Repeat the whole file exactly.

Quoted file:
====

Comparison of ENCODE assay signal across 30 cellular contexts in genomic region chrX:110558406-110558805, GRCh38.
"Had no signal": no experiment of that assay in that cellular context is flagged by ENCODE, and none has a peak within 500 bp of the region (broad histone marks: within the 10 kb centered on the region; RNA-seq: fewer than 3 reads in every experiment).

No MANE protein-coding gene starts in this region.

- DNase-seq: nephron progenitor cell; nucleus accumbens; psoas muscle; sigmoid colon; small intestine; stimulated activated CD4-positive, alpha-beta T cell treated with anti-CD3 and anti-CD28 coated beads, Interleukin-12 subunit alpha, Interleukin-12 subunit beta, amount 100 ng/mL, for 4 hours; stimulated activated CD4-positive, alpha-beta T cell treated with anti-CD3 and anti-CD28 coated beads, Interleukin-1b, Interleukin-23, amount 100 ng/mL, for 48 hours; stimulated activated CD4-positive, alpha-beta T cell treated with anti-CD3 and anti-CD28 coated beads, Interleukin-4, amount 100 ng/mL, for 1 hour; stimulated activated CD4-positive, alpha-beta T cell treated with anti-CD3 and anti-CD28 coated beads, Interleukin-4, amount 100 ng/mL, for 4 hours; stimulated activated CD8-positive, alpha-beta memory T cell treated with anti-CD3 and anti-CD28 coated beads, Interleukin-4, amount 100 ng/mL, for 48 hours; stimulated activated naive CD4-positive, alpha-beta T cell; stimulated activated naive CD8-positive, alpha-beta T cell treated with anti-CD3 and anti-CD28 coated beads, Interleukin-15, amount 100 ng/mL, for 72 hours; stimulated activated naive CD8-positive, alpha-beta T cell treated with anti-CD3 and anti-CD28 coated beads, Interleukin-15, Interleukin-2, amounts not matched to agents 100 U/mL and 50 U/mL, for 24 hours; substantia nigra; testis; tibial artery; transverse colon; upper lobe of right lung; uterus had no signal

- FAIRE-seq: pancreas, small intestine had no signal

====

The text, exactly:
Comparison of ENCODE assay signal across 30 cellular contexts in genomic region chrX:110558406-110558805, GRCh38.
"Had no signal": no experiment of that assay in that cellular context is flagged by ENCODE, and none has a peak within 500 bp of the region (broad histone marks: within the 10 kb centered on the region; RNA-seq: fewer than 3 reads in every experiment).

No MANE protein-coding gene starts in this region.

- DNase-seq: nephron progenitor cell; nucleus accumbens; psoas muscle; sigmoid colon; small intestine; stimulated activated CD4-positive, alpha-beta T cell treated with anti-CD3 and anti-CD28 coated beads, Interleukin-12 subunit alpha, Interleukin-12 subunit beta, amount 100 ng/mL, for 4 hours; stimulated activated CD4-positive, alpha-beta T cell treated with anti-CD3 and anti-CD28 coated beads, Interleukin-1b, Interleukin-23, amount 100 ng/mL, for 48 hours; stimulated activated CD4-positive, alpha-beta T cell treated with anti-CD3 and anti-CD28 coated beads, Interleukin-4, amount 100 ng/mL, for 1 hour; stimulated activated CD4-positive, alpha-beta T cell treated with anti-CD3 and anti-CD28 coated beads, Interleukin-4, amount 100 ng/mL, for 4 hours; stimulated activated CD8-positive, alpha-beta memory T cell treated with anti-CD3 and anti-CD28 coated beads, Interleukin-4, amount 100 ng/mL, for 48 hours; stimulated activated naive CD4-positive, alpha-beta T cell; stimulated activated naive CD8-positive, alpha-beta T cell treated with anti-CD3 and anti-CD28 coated beads, Interleukin-15, amount 100 ng/mL, for 72 hours; stimulated activated naive CD8-positive, alpha-beta T cell treated with anti-CD3 and anti-CD28 coated beads, Interleukin-15, Interleukin-2, amounts not matched to agents 100 U/mL and 50 U/mL, for 24 hours; substantia nigra; testis; tibial artery; transverse colon; upper lobe of right lung; uterus had no signal

- FAIRE-seq: pancreas, small intestine had no signal